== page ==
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McCamy Taylor's Journal
Posted by McCamy Taylor in General Discussion (1/22-2007 thru 12/14/2010)
Thu Feb 21st 2008, 12:41 AM
I am not going to do one of my usual epics, because I am tired and it is late, and I already wrote War and Peace today about why we need to impeach Cheney.

People like MSNBC are under orders from their corporate bosses at General Electric (who are under orders from their bosses at the Pentagon) to paint this story as a smear job against an American War Hero from the Liberal Media. They will talk about Sex, sex, sex and more sex .

Forget the blonde. John McCain is in bed with the telecoms.

A cursory search of the Internet shows that way back in the Clinton administration, before his 2000 presidential run, when he was still supposedly the Maverick he was already doing favors like

http://findarticles.com/p/articles/mi_m316...

"it's the satellite TV company that suffers” McCain wrote after a bill’s passage.

Satellite TV Companies like Echostar, one of Iseman’s clients.

So, McCain is in bed with Echostar

Then there is this 2005 story about services rendered to another cable giant, Cablevision.

http://www.commondreams.org/views05/0309-3...

McCain repeatedly intervened on behalf of a policy Cablevision favored -- one which "congressional and private studies conclude could make cable more expensive" -- while his chief political adviser, Rick Davis (who's masterminding McCain's probable '08 presidential rerun) solicited $200,000 in contributions from Cablevision to an institute that promotes McCain and pays Davis a $110,000 annual salary.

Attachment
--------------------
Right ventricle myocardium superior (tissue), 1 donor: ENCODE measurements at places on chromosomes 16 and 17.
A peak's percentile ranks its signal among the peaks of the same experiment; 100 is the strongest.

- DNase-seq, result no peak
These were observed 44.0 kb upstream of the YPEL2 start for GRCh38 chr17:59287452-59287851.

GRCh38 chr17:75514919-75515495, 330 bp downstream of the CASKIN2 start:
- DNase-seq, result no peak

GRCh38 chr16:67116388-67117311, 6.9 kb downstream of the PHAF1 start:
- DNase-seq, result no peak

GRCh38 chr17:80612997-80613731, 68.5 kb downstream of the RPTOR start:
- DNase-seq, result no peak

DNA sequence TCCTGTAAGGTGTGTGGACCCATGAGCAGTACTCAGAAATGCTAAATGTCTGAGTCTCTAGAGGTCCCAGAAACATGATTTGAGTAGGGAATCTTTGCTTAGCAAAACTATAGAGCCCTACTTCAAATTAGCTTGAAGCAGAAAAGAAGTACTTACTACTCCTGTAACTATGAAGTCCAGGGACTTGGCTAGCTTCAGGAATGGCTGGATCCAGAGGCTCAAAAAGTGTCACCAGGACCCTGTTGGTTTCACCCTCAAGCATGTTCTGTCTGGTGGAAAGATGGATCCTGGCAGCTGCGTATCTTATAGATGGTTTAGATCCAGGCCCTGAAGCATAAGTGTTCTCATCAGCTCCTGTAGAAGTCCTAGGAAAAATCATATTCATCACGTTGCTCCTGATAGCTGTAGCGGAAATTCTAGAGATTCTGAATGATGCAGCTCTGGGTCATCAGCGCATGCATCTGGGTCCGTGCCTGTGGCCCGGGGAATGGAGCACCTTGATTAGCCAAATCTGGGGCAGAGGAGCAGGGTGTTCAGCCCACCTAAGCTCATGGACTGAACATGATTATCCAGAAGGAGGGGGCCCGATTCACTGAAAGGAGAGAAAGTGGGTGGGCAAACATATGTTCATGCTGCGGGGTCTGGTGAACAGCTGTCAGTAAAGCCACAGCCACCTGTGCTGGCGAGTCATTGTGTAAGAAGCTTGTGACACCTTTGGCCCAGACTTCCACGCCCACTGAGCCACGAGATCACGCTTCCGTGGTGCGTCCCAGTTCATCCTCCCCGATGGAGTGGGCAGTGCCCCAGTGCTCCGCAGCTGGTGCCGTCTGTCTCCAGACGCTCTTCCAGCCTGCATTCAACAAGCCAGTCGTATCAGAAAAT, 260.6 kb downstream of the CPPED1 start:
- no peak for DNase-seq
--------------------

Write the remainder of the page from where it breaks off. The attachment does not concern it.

Snip

Now, McCain is back at the same old game, this time on behalf of Cablevision and its campaign for an "a la carte" provision, which would allow cable customers to pick the channels they want rather than buy packages of channels. McCain has continued to campaign for this provision even after the independent General Accounting Office -- in a study requested by McCain himself -- concluded that the a la carte provision would considerably raise cable rates for consumers. This is a neat hat trick by McCain: he adds another "reformist" feather to his cap by promoting a populist-sounding measure which, in fact, benefits industry and costs the consumer a packet. And, at the same time he takes money from Cablevision in the form of contributions to a pet group of the Senator's which furthers McCain's presidential ambitions.